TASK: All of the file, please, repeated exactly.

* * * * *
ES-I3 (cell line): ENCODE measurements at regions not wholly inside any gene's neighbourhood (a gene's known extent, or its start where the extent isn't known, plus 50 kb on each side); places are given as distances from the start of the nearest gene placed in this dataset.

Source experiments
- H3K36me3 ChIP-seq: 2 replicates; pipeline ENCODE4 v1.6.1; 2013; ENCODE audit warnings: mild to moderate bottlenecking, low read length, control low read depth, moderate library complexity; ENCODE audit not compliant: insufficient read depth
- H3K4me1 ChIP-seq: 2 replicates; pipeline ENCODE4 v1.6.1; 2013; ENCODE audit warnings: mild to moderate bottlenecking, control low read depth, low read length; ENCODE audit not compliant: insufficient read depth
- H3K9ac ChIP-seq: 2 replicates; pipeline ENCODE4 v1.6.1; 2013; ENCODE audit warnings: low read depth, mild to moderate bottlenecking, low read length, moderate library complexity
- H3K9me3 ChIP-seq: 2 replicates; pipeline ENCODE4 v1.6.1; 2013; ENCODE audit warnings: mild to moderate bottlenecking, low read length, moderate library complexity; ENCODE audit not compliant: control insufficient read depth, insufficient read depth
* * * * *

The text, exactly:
ES-I3 (cell line): ENCODE measurements at regions not wholly inside any gene's neighbourhood (a gene's known extent, or its start where the extent isn't known, plus 50 kb on each side); places are given as distances from the start of the nearest gene placed in this dataset.

Source experiments
- H3K36me3 ChIP-seq: 2 replicates; pipeline ENCODE4 v1.6.1; 2013; ENCODE audit warnings: mild to moderate bottlenecking, low read length, control low read depth, moderate library complexity; ENCODE audit not compliant: insufficient read depth
- H3K4me1 ChIP-seq: 2 replicates; pipeline ENCODE4 v1.6.1; 2013; ENCODE audit warnings: mild to moderate bottlenecking, control low read depth, low read length; ENCODE audit not compliant: insufficient read depth
- H3K9ac ChIP-seq: 2 replicates; pipeline ENCODE4 v1.6.1; 2013; ENCODE audit warnings: low read depth, mild to moderate bottlenecking, low read length, moderate library complexity
- H3K9me3 ChIP-seq: 2 replicates; pipeline ENCODE4 v1.6.1; 2013; ENCODE audit warnings: mild to moderate bottlenecking, low read length, moderate library complexity; ENCODE audit not compliant: control insufficient read depth, insufficient read depth